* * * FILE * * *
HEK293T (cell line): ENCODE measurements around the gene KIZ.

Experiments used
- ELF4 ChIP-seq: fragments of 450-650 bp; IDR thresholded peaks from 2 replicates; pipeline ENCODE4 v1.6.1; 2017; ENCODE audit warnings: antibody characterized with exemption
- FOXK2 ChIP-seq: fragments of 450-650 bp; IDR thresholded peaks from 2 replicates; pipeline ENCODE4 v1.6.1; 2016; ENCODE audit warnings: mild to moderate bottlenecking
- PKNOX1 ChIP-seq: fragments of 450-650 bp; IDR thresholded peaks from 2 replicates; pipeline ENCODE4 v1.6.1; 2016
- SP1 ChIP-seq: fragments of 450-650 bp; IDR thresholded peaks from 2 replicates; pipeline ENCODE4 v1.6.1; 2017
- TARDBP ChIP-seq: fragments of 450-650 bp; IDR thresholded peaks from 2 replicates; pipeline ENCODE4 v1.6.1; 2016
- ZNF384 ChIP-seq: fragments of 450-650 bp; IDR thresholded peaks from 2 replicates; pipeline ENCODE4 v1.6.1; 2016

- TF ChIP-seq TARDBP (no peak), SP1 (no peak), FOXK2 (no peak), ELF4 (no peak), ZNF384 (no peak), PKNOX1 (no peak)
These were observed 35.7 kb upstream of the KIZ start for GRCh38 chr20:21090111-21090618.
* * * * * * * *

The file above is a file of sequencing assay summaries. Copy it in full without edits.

HEK293T (cell line): ENCODE measurements around the gene KIZ.

Experiments used
- ELF4 ChIP-seq: fragments of 450-650 bp; IDR thresholded peaks from 2 replicates; pipeline ENCODE4 v1.6.1; 2017; ENCODE audit warnings: antibody characterized with exemption
- FOXK2 ChIP-seq: fragments of 450-650 bp; IDR thresholded peaks from 2 replicates; pipeline ENCODE4 v1.6.1; 2016; ENCODE audit warnings: mild to moderate bottlenecking
- PKNOX1 ChIP-seq: fragments of 450-650 bp; IDR thresholded peaks from 2 replicates; pipeline ENCODE4 v1.6.1; 2016
- SP1 ChIP-seq: fragments of 450-650 bp; IDR thresholded peaks from 2 replicates; pipeline ENCODE4 v1.6.1; 2017
- TARDBP ChIP-seq: fragments of 450-650 bp; IDR thresholded peaks from 2 replicates; pipeline ENCODE4 v1.6.1; 2016
- ZNF384 ChIP-seq: fragments of 450-650 bp; IDR thresholded peaks from 2 replicates; pipeline ENCODE4 v1.6.1; 2016

- TF ChIP-seq TARDBP (no peak), SP1 (no peak), FOXK2 (no peak), ELF4 (no peak), ZNF384 (no peak), PKNOX1 (no peak)
These were observed 35.7 kb upstream of the KIZ start for GRCh38 chr20:21090111-21090618.